Fall 2017 Newsletter

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Fall 2017 Newsletter
7th Residency Announcement

Exciting Residency Announcement!

ACGME approves seventh resident complement; first increase in over 30 years!

Grand Rounds

Grand Rounds and Case Studies

Check out our weekly presentations



USC Ophthalmology Researchers Find More
Effective Treatments For Blinding Eye Diseases


Case Study: A Curious Case of Proptosis

Haghighi Zhang-Nunes
Presenter: Arezu Haghighi, MD Discussant: Sandy Zhang-Nunes, MD


  • 56-year-old Chinese female with multiple myeloma presented with one month of progressive left eye proptosis, rapidly worsening over past several days
  • Had completed six cycles of induction chemotherapy with CyBorD

Exam Findings

  • Proptosis, ptosis, orbital congestion OS
  • Optic neuropathy OS
  • Ocular dysmotility OS
Figure 1
Figure 1: Left panel shows orbital congestion, LUL swelling and limitation of infraduction, adduction, and abduction of the left eye. Right image shows worm’s eye view reveals proptosis OS.


Differential Diagnosis

  • Neoplastic
    • Lymphoproliferative (plasmacytoma vs lymphoma), optic nerve glioma/ meningioma, rhabdomyosarcoma, neurofibroma
  • Infectious
    • Orbital cellulitis, mucormycosis, aspergillosis
  • Vascular
    • Cavernous malformation, venolymphatic malformation, AVM, C-C fistula, hemangiopericytoma
  • Inflammatory
    • Idiopathic Orbital Inflammation, thyroid-related orbitopathy, sarcoidosis, ANCA-associated vasculitis, systemic amyloidosis

Additional Investigations

  • CT orbits w/ contrast showinga heterogeneous, highly vascular intraconal mass
  • Orbital biopsy – Transconjunctival orbitotomy revealed a multilobulated firm mass with numerous large vessels. Pathology consisted of sheets of plasma cells, + CD138, + kappa light chain
Figure 2
Figure 2: A. CT orbits w/ contrast shows enhancing intraconal lesion, and absence of bony/lytic lesions; B. Orbitotomy reveals a firm, vascular mass; C. H&E stain of orbital biopsy demonstrates copious lymphocytes;
D. CD138 stain is highly positive.



  • Preliminary dx: “blue cell tumor”
  • Final dx: Extramedullary Plasmacytoma


  • Plasmacytoma is a plasma cell tumor arising in tissue outside of bone, and may or may not be associated systemic multiple myeloma.
  • Multiple myeloma can have orbital manifestations; however, more commonly involves bony metastases, and only rarely affects the soft tissues.
  • It is important to recognize that patients with MM can experience soft tissue metastases, and if initial CT does not show bony lesions, then an MRI should be considered to obtain greater detail.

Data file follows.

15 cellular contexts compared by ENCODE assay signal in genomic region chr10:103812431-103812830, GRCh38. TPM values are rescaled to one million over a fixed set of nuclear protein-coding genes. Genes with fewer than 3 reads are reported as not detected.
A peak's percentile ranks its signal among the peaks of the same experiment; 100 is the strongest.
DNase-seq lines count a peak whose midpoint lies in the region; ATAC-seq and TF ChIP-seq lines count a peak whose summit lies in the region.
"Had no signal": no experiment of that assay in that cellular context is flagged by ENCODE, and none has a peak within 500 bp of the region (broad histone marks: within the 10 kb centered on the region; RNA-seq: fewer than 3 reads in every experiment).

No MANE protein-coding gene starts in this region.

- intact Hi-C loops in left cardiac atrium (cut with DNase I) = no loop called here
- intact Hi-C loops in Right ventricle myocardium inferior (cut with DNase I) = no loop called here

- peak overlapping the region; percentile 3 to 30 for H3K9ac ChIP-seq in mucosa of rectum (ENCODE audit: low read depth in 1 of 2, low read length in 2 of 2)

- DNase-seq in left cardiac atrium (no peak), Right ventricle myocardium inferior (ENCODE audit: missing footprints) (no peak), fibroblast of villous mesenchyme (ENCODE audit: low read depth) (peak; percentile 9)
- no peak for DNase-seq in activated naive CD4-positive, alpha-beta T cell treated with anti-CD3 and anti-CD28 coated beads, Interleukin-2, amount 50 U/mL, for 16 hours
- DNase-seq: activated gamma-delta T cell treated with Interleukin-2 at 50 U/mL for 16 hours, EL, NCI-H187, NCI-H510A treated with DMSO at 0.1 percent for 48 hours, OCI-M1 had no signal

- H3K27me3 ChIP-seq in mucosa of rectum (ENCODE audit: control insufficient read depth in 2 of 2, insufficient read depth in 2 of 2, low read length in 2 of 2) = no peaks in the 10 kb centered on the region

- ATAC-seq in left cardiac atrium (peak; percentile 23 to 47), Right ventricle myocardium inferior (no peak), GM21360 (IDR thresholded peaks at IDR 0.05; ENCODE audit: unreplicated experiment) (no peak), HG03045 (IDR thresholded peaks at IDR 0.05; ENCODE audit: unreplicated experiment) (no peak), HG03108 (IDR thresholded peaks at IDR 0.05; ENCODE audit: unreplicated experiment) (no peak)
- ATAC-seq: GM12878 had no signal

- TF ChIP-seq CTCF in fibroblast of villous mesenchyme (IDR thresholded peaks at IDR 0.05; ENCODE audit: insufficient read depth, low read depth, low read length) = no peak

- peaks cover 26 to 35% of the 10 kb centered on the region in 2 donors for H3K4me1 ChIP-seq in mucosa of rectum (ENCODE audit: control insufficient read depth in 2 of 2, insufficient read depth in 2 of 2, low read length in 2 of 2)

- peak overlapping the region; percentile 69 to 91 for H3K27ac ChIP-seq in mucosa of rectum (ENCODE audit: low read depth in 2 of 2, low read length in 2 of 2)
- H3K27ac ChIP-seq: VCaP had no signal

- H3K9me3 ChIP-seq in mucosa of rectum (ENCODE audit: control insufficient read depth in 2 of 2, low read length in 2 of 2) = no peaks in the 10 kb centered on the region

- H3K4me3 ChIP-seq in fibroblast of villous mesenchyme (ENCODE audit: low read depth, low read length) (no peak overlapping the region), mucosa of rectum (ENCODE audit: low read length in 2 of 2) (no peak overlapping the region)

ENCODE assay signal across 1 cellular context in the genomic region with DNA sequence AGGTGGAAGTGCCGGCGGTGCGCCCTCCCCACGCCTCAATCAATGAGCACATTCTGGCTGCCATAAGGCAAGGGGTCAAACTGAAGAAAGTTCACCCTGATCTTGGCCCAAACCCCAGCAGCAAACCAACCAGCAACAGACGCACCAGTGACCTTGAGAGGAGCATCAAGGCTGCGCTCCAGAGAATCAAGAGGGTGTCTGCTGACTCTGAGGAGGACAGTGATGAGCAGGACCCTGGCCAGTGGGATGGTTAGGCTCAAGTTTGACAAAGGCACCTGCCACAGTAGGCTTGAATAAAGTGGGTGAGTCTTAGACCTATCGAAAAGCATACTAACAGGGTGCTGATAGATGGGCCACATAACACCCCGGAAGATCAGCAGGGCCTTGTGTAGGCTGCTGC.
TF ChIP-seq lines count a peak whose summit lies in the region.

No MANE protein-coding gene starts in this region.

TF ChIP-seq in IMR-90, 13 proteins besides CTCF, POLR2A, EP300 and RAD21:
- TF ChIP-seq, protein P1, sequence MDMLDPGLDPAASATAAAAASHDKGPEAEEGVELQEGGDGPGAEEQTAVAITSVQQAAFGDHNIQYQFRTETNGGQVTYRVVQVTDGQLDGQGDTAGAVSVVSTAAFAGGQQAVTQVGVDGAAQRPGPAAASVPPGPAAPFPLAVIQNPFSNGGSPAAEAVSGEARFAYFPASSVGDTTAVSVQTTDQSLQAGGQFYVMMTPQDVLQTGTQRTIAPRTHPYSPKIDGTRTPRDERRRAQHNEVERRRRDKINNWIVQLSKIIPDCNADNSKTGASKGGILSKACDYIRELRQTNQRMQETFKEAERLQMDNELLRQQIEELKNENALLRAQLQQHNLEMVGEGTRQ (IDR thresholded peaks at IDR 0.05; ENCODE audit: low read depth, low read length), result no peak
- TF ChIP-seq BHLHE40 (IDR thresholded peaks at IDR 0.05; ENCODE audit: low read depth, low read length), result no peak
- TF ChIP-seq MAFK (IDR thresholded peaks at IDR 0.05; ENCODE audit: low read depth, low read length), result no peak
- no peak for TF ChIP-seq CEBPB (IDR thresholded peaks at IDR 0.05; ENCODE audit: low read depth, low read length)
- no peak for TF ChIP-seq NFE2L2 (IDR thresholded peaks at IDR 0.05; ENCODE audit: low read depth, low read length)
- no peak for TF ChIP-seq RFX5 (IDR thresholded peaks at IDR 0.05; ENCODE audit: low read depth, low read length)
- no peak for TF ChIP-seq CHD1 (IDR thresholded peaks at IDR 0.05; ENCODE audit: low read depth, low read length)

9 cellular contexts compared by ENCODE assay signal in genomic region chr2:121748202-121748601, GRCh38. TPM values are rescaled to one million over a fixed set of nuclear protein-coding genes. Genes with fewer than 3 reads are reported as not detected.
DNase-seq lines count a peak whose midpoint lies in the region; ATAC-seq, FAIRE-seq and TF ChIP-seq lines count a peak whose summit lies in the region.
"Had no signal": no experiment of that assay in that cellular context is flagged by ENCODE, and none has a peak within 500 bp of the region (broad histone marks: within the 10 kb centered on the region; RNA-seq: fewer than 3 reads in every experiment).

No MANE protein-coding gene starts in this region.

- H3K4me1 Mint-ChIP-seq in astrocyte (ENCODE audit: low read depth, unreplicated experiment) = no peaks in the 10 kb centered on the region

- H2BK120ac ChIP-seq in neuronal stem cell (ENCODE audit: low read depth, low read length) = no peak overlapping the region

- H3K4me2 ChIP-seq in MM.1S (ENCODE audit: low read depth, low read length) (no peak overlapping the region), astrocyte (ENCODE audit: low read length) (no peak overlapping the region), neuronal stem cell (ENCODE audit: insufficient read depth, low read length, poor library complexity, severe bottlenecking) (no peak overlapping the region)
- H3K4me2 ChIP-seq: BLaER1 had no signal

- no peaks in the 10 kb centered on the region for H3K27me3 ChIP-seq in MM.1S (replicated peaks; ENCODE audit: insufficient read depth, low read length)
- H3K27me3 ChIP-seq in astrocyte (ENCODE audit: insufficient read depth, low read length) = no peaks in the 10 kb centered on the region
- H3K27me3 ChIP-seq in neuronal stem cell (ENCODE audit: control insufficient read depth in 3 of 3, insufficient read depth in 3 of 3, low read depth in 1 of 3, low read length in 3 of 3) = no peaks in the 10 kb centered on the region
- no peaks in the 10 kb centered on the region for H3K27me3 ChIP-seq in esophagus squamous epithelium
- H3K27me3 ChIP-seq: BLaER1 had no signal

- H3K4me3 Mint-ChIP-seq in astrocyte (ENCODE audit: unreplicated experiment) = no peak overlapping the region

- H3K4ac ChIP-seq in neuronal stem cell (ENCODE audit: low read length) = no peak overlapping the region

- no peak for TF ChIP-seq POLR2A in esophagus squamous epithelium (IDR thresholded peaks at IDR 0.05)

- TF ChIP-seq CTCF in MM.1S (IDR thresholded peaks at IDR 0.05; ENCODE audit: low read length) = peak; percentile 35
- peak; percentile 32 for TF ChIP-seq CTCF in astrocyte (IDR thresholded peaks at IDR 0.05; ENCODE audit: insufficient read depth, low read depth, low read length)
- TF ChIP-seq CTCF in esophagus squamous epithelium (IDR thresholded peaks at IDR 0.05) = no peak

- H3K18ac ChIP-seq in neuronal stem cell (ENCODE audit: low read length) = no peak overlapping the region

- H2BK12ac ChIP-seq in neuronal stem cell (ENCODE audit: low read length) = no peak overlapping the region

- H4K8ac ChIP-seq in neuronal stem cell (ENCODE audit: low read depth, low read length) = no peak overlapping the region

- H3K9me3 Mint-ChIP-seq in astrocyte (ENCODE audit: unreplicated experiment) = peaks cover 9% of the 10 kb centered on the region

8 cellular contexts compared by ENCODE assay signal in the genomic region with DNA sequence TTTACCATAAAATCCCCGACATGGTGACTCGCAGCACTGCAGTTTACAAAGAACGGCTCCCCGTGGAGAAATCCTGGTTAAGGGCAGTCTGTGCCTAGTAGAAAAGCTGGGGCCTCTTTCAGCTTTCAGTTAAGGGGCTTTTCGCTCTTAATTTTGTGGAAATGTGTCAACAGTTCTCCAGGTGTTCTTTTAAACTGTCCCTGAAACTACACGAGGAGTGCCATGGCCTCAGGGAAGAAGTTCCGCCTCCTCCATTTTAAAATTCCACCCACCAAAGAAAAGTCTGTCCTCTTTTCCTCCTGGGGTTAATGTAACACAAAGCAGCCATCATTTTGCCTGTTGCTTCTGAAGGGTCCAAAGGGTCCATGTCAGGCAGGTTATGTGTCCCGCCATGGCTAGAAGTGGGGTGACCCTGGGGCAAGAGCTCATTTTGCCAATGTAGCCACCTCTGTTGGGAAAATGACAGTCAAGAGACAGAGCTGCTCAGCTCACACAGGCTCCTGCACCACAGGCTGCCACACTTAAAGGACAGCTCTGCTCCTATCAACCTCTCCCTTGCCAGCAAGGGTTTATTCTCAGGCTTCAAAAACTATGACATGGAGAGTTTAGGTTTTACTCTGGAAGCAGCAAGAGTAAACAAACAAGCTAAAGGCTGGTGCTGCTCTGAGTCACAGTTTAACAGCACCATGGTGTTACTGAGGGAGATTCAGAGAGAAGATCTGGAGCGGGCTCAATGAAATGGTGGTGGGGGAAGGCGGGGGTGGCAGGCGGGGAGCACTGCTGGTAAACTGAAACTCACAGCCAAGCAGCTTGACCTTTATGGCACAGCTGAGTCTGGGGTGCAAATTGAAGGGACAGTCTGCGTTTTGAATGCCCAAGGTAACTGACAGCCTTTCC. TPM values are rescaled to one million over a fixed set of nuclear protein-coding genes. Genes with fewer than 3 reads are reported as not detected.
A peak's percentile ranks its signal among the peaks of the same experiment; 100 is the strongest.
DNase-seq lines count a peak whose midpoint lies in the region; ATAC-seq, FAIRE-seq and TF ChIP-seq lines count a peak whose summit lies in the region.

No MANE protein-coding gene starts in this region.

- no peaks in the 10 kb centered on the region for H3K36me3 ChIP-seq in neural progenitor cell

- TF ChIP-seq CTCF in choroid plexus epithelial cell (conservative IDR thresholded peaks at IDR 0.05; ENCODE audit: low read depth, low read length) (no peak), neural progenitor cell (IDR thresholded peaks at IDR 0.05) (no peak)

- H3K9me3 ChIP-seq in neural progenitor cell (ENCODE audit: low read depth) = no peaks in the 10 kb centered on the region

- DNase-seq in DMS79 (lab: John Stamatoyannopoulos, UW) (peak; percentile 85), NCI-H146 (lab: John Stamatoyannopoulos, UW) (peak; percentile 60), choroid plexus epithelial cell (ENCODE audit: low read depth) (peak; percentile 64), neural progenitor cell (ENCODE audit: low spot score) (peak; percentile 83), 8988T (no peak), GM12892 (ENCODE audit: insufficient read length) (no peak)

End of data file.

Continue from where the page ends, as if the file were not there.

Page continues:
• The differential diagnosis is necessarily broad in such patients, and due to chronic immunosuppression, needs to include secondary malignancies and infectious causes.
Figure 3
Figure 3: Additional potential manifestations of MM: A. Conjunctival infiltration; B. Uveal infiltration; C. Retinal hemorrhages due to anemia



  • MM is generally treated with chemotherapy +/- autologous stem cell transplantation. So far, patient has received only CyBorD for her systemic disease.
  • Extramedullary plasmacytoma can respond well to systemic steroids and adjuvant radiation (see Figure 4).
  • Patient developed extramedullary orbital plasmacytoma despite on-going systemic chemotherapy with CyBorD. The orbital metastasis responded well initially to steroids; however, the effect was short-lived, and required subsequent orbital radiotherapy.
Figure 4
Figure 4: Worsening proptosis two days after starting radiation therapy. Patient was treated with adjuvant dexamethasone for the swelling.


Prognosis and Future Directions

  • Overall prognosis for Stage III multiple myeloma is ~ 24-months survival. Patient experienced complete resolution of her orbital plasmayctoma (see Figure 5) but went on to develop plasmacytomas in the bone,soft tissue, muscle, and GI tract.
  • Her oncologist is planning a change in chemotherapy regimen with possible utilization of autologous stem cell transplantation.
Figure 5
Figure 5: s/p surgical resection + radiotherapy (~two mos after presentation) showing marked improvement in orbitopathy OS.



  • Priluck JC et al. Spectral-domain optical coherence tomography of Roth spots in multiple myeloma. Eye. (2012) 26, 1588-1589.
  • Kim W et al. Hyperviscosity-Related Retinopathy in Waldenstroom’s Macroglobulinemia. New Engl J Med (2016); 374:73.
  • Tailor TD et al. Orbital Neoplasms in Adults: Clinical, Radiologic, and Pathologic Review. Radiographic’s (2013). 33: 1739-1758.
  • Gerecke C et al. The Diagnosis and Treatment of Multiple Myeloma. Dtsch Arztebl Int (2016); 113: 470-6.
  • Chin KJ et al. Ocular manifestations of multiple myeloma: Three cases and a review of the literature. Optometry (2011) 82, 224-230.
  • Sasaki R et al. Multi-Institutional Analysis of Solitary Extramedullary Plasmacytoma of the Head and Neck Treated with Curative Radiotherapy. Int. J. Radiation Oncology Biol. Phys. (2012). V. 82 (No. 2) 626-634.
  • Klintworth GK et al. Analysis of Corneal Crystalline Deposits in Multiple Myeloma. Am J Ophthalmol (1978). 86 (3): 303-313.



Produced by: Monica Chavez, John Daniel, Joseph Yim and Dr. Vivek Patel
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